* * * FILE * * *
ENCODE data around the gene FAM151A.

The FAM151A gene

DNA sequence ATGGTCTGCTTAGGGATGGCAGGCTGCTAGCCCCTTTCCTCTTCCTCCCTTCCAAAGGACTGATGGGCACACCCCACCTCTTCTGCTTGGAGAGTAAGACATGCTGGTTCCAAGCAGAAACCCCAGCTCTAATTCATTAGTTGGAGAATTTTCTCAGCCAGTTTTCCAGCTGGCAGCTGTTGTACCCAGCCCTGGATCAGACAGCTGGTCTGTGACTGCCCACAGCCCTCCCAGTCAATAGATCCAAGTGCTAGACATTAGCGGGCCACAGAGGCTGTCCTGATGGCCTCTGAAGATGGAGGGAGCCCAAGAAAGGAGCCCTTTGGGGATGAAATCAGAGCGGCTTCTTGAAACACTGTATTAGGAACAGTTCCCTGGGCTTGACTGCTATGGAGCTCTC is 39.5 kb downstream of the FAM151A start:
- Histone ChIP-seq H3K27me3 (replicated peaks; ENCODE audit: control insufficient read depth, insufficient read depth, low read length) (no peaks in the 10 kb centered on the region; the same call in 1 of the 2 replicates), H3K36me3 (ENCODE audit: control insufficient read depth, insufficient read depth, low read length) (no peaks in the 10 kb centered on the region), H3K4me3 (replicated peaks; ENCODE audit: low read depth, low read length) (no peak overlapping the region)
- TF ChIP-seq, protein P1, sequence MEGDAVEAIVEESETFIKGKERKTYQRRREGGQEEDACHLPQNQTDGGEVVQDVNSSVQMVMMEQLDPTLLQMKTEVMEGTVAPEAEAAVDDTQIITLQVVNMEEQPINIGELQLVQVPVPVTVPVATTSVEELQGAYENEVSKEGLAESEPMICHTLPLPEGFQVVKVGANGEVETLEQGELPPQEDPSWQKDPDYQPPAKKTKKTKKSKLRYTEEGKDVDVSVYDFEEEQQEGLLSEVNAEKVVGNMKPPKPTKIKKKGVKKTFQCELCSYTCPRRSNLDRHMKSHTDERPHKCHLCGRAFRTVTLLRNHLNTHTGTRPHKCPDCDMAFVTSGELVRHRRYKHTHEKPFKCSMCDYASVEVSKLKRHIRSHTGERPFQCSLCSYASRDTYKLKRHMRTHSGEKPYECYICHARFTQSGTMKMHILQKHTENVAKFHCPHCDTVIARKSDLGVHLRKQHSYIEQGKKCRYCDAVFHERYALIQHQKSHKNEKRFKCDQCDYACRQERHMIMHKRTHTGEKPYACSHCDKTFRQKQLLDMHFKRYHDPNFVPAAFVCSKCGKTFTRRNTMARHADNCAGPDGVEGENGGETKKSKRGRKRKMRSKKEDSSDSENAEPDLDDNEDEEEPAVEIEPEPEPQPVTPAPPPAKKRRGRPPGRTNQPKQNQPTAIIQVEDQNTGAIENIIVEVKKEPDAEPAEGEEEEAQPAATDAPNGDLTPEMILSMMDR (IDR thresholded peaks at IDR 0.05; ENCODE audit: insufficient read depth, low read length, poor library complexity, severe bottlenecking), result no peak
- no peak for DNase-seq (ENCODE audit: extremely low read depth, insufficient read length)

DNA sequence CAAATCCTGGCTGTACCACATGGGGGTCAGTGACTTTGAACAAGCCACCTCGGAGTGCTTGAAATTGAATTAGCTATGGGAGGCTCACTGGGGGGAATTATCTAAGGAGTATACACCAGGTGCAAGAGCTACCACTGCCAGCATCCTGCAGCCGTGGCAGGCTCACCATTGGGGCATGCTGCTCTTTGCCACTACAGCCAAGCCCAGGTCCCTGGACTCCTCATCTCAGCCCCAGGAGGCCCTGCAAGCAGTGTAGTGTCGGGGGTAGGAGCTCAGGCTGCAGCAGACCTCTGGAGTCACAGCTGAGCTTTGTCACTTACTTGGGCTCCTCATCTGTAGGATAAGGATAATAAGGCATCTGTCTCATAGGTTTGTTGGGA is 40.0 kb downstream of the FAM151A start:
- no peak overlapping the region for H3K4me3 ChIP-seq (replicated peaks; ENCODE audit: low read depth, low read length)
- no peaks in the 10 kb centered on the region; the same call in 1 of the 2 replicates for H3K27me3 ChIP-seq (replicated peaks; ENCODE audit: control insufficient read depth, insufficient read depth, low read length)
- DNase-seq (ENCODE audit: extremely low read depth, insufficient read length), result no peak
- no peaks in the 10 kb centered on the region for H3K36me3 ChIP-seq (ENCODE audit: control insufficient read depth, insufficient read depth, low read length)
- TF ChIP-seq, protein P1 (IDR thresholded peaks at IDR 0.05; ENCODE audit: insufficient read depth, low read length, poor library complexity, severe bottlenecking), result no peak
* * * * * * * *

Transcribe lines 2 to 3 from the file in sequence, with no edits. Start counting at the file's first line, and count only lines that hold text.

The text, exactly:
The FAM151A gene

DNA sequence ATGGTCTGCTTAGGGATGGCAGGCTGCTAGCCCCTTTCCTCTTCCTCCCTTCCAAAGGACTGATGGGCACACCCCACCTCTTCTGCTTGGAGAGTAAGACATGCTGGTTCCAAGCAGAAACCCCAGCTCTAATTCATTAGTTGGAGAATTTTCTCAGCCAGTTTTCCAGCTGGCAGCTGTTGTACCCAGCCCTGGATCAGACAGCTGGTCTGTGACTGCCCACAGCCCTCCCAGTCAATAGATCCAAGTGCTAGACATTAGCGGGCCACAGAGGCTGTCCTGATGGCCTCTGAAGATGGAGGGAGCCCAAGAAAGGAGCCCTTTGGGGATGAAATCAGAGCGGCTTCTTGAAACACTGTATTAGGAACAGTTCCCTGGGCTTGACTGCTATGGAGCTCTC is 39.5 kb downstream of the FAM151A start: